Gunboards Forums banner
1 - 6 of 6 Posts

·
Registered
Joined
·
63 Posts
Discussion Starter · #1 ·
I found a 1964 Winchester Model 94 (just over the 2.7 mark) in a pawn shop (paid $200.) and the blue is beautiful. And I do mean perfect. The wood on the other hand looks like a clear coat is peeling off (best way to describe it). I always do stupid stuff that I kick myself for later, so what should I do? I don't want to be a "Bubba". Steel wool, Sand and refinish or leave it like it is? Thanks for your help in advance.
 

·
Registered
Joined
·
181 Posts
If you're hoping to resell it later for a profit you might wanna leave be. If you're more interested in putting rounds downrange fix her up to suit yourself and blast away!
 

·
Registered
Joined
·
4 Posts
Hi, I'd have to agree with the previous replies. And I know exactly what you're talking about regarding the finish on your stock, mine looks just like that and I have been fighting the urge to 'fix' it. If you feel you have to refinish the wood, use a solvent or chem stripper to get the old finish off, keep the sand paper away. When I was collecting K98's, I saw too many that people had tried to refinish the stocks on and had sanded off markings and even changed the contours of the wood trying to make them look like new.
 

·
Registered
Joined
·
320 Posts
I buy and collect antique firearms and have for years and can state that the fastest way to lose a sale and intrest to a potentional buyer is to alter it by either rebluing and even worse by sanding the stock. Sanding is the GREATEST sin I know of next to drilling extra holes in the gun. It is easy to detect a sanded stock. The flaking you are describing is common on many guns as many stock finishes were spray on lacquer instead of hand rubbed oil. Also Winchester used a special stain that will be sanded off. Also when you sand a stock it no longer will be "proud" to the reciever. If you must ruin this firearm do it correctly by chemically removed the old finish, never using sandpaper, and restain with Winchester stock stain appropriate to the year of manufacture and use a spray laquer for finish. While this will reduce value it isnt as severe as sanding. Just my 2 coppers worth.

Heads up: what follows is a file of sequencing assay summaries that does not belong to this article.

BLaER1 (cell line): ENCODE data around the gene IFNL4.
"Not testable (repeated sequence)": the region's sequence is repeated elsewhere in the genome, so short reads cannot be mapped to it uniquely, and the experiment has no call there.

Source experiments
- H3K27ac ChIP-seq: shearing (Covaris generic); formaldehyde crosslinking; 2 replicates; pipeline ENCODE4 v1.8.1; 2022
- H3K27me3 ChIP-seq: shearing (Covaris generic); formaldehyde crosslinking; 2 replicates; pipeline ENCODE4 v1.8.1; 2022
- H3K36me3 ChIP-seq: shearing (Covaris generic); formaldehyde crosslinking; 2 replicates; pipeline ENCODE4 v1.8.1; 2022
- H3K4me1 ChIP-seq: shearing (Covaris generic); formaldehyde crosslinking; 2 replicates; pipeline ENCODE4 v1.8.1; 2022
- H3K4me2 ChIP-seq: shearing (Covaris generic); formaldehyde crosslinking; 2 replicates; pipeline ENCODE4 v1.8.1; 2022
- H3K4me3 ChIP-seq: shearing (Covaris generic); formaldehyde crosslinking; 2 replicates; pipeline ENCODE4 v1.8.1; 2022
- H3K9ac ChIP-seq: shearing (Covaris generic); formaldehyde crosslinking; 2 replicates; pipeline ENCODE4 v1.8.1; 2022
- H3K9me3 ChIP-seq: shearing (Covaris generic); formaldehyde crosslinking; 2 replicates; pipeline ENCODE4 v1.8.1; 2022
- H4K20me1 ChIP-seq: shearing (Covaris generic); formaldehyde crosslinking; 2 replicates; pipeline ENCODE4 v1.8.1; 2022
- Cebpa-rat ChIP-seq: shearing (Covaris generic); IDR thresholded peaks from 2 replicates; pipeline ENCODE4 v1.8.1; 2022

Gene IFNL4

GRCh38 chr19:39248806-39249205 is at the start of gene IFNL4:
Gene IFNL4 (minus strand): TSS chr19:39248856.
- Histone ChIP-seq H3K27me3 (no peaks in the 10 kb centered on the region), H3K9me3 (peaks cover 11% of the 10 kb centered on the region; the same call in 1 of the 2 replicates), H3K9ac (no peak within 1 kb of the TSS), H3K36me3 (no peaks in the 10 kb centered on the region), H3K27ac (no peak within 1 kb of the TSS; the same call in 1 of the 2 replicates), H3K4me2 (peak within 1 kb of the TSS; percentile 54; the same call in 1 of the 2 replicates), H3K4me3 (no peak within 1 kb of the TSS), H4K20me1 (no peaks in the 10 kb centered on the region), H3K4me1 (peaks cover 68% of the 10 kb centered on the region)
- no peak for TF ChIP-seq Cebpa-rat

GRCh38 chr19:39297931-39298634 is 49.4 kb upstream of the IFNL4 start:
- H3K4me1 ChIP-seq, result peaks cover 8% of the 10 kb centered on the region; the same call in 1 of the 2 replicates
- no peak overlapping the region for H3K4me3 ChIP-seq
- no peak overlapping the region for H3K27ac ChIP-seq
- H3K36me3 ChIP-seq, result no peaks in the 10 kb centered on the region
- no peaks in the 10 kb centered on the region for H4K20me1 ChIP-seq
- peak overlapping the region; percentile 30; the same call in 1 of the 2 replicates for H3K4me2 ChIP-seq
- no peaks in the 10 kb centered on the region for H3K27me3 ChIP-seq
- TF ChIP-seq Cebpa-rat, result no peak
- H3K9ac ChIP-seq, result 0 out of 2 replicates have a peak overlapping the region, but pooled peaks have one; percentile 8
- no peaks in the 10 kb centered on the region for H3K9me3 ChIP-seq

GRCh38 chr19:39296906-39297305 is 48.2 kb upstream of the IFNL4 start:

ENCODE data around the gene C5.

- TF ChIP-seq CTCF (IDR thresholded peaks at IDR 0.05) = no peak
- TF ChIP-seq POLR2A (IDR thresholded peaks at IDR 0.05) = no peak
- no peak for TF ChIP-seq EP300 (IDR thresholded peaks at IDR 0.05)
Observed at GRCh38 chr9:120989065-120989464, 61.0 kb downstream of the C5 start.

·
Registered
Joined
·
63 Posts
Discussion Starter · #6 ·
Thanks everyone for the replies, I have decided to just leave it the way it is, and know that I am doing the best thing.
 
1 - 6 of 6 Posts
This is an older thread, you may not receive a response, and could be reviving an old thread. Please consider creating a new thread.
Top